This is merely an overview of what you can expect.
The first commercial grapes were Chenin Blanc planted in Chalone in 1919 and they are still there. Chalone Vineyards makes Chenin Blanc from these very vines. In the early 1920s Chardonnay was planted, but like everywhere else in the country, Prohibition pretty much halted the growth of the wine industry. It wasn’t until the mid 1980s that serious plantings began to emerge. The main tasting areas are:
|The original Chenin Blanc vineyard from 1919, lower center|
River Road in the Santa Lucia Highlands is that quintessential vineyard experience: you drive from vineyard to vineyard; there are scenic vistas and you’re in the heart of farm country. Of note the views at Hahn and Paraiso are the best and take into account the vines in front of you, the Salinas Valley, and the Gabilan mountain range in the distance. These tasting room hours tend to be more weekend oriented and are working wineries, so check in advance. River Road cuts through the Santa Lucia Highlands and the preponderance here is Pinot Noir and Chardonnay, though not exclusively. You’ll also find places like Wrath and Marilyn Remark offering Syrah and Rhone wines.
|Hand harvesting Pinot Noir|
Carmel Village has within its small geometric core, half a dozen tasting rooms including Caraccioli Cellars which is located right downtown. Their focus is sparkling wine and they are one of the few to make sparklers in the entire county. Their wines range in price from $20 to $57, and tasting fees start at $5 and head to $15. And Caraccioli is one of the few places open later (Carmel is notorious for rolling up their sidewalks early) so you can sample a sparkler made from Pinot Noir or Chardonnay before or even after dinner and grab a small bite of popcorn, bruschetta or a cheese plate. The great thing about downtown Carmel is you can walk to all the tasting rooms, hit some shops, and find lunch and dinner all within close proximity.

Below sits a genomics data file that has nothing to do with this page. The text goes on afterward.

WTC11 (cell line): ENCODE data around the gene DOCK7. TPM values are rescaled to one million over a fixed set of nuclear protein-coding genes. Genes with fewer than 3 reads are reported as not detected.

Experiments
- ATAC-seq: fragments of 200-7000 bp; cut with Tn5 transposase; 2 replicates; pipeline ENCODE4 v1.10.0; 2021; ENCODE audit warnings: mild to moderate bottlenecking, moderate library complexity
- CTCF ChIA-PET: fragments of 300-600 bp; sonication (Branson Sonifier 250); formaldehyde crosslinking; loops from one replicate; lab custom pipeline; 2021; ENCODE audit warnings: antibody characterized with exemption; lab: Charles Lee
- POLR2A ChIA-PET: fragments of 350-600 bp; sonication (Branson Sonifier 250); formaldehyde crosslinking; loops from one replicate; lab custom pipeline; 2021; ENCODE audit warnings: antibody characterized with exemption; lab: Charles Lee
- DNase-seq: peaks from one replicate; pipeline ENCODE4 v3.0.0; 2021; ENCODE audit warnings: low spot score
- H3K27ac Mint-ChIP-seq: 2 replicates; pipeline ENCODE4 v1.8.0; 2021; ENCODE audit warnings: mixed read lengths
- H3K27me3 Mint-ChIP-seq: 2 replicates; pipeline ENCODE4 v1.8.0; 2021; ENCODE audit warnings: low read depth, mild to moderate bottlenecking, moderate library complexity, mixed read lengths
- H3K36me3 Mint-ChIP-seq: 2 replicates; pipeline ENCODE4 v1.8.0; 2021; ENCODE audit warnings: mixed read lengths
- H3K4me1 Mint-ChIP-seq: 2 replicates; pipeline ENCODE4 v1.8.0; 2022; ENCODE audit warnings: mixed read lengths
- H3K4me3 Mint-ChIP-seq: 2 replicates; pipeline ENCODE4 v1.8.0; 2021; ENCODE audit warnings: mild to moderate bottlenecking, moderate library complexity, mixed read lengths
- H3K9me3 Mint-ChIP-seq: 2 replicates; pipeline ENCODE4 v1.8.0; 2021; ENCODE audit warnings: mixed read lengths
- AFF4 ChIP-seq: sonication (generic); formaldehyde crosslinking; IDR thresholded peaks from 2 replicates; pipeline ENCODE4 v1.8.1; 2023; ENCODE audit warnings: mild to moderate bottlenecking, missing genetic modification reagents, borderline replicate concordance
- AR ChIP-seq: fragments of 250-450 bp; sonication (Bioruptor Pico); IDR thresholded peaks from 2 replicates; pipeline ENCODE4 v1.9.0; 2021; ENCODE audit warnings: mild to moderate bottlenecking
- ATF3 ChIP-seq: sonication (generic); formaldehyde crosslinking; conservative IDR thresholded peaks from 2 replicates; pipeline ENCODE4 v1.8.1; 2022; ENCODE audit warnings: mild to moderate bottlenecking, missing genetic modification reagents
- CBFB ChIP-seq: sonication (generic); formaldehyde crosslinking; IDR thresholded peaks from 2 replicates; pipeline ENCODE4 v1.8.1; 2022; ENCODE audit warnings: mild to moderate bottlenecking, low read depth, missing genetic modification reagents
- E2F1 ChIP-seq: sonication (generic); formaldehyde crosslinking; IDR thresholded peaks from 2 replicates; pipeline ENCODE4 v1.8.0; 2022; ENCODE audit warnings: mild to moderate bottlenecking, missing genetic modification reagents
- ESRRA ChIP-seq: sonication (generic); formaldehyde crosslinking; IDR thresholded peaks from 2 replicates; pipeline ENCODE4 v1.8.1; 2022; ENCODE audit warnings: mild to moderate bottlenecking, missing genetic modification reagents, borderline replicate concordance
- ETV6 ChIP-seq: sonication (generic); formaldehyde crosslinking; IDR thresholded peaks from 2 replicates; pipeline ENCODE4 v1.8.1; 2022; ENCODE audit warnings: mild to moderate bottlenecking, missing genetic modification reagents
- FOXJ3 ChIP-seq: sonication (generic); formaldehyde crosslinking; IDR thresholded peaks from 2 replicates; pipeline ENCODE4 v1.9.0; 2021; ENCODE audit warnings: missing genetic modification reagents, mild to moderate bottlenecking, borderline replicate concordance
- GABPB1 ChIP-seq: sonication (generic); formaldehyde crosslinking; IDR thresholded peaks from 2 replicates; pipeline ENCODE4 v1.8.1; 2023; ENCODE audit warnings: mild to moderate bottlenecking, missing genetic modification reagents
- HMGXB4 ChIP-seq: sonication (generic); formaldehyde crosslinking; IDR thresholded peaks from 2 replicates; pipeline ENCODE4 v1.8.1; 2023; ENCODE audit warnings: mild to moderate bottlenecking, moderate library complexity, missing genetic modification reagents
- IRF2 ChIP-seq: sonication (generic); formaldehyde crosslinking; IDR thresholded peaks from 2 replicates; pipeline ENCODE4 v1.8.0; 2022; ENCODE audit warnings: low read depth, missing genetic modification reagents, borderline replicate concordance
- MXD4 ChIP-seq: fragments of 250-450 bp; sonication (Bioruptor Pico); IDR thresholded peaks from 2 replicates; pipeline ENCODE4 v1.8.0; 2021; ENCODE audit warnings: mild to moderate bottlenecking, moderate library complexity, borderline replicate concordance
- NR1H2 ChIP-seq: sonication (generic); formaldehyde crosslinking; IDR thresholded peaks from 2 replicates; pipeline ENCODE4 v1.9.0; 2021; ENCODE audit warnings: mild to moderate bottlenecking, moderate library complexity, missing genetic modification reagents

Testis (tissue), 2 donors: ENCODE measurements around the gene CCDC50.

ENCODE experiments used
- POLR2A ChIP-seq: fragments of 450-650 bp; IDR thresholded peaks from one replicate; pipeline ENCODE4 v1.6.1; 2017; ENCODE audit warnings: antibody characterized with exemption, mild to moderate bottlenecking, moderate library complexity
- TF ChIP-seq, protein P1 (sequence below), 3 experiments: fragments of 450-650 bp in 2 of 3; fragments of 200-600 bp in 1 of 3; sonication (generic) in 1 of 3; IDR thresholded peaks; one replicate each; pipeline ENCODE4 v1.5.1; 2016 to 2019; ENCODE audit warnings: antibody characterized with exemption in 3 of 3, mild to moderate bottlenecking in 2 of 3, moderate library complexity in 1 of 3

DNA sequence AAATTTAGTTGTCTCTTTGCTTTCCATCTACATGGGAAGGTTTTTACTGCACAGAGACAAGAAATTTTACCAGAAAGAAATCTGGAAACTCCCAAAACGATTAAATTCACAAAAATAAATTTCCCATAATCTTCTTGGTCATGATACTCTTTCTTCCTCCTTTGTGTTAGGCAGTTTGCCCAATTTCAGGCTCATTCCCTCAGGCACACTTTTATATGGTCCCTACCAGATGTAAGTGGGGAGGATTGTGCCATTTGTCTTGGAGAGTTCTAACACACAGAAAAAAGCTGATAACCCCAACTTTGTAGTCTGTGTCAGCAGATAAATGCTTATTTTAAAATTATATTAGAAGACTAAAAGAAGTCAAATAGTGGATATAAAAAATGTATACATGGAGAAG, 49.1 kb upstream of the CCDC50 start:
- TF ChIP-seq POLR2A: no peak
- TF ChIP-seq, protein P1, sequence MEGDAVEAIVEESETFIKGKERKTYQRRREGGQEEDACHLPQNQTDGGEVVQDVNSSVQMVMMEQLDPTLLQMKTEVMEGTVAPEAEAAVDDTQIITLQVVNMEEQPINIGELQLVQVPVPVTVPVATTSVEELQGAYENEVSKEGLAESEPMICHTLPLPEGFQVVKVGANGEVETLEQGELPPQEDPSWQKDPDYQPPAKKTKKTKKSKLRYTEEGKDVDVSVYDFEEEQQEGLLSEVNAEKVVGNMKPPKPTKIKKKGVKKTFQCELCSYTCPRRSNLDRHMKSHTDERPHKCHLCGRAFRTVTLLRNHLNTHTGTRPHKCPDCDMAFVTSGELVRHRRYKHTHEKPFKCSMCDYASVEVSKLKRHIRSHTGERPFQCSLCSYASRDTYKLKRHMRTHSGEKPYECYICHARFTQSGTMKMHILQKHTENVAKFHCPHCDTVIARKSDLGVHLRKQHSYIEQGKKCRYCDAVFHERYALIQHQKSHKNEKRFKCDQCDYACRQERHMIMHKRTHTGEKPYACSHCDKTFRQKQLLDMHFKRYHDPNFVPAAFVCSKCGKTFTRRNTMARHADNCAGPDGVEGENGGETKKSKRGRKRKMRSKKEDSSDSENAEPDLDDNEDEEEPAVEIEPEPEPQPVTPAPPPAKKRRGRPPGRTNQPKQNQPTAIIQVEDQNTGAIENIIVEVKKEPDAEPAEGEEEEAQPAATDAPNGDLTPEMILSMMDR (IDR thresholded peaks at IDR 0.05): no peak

The Carmel Valley located inland from the seaside village, is awash with wineries and tasting rooms numbering a dozen currently. “The Row” a slice of seven tasting rooms in a long row is the sister to the number of vineyard properties and stand alone tasting rooms which increasingly populate the warmer valley region. Many of the white wines from this area have a more noticeable acidity and minerality which I find best expressed in a new winery called Silvestri, who make wines ranging from $20 to $40, and with a mere 3,000 cases they embody “boutique” ideals here. Their Pinot Blanc and Chardonnay deviate from the standard offerings precisely because of a minimal use of oak and letting the grapes retain their acidity. But Carmel Valley wines, including hearty reds like Cabernet Sauvignon, Syrah and even Merlots which can be surprisingly balanced, though somewhat lacking on the finish. Nonetheless the valley, which first saw Cabernet planted in 1983, is capable of turning out very good though wildly different iterations of these reds.
|Sabrine Rodems of Wrath Wines|
Some of the most intriguing wines however are coming from Sabrine Rodems of Wrath, and Ian Brand who makes wine for Pierce Ranch, Coastview and his own label. They are indicative of a no-holds-barred attitude of experimenting with whole cluster fermentation, new grape varieties, and finding oddball vineyards with massive potential. Another great discovery is Marin’s Vineyard based in the southern part of Monterey County near Jolon. Small unassuming and well priced, this 800 case winery is doing a remarkable job with Cabernet Sauvignon, Syrah and Viognier. Also located in the southern end, but with a tasting room near Cannery Row, is Pierce Ranch who makes what are called Iberian varieties; Albariño, Touriga even a wonderful classic California Zinfandel. And don’t be surprised on your travels if you see falcons or owls above the vineyards. These incredible birds are employed to keep other birds from eating grapes off the vines.
|Louise is a Eursian Owl|
And of course wine needs food: some of my personal favorites include Manduka and Grasing’s in Carmel, Passion Fish in Pacific Grove, and the Sardine Factory, The Duck Club Grill, and Restaurant 1833 all in downtown Monterey. Regardless of where exactly you spend your time, you’ll find a vast selection of diverse wines. So always drink local and always try something new; you’ll see Monterey Country in a whole new light. And when you do, post a comment on this blog and let us know what you like and don’t like!
And be sure to check out my 2 Minute Travel video shot at Hahn Winery:
Plan Your Trip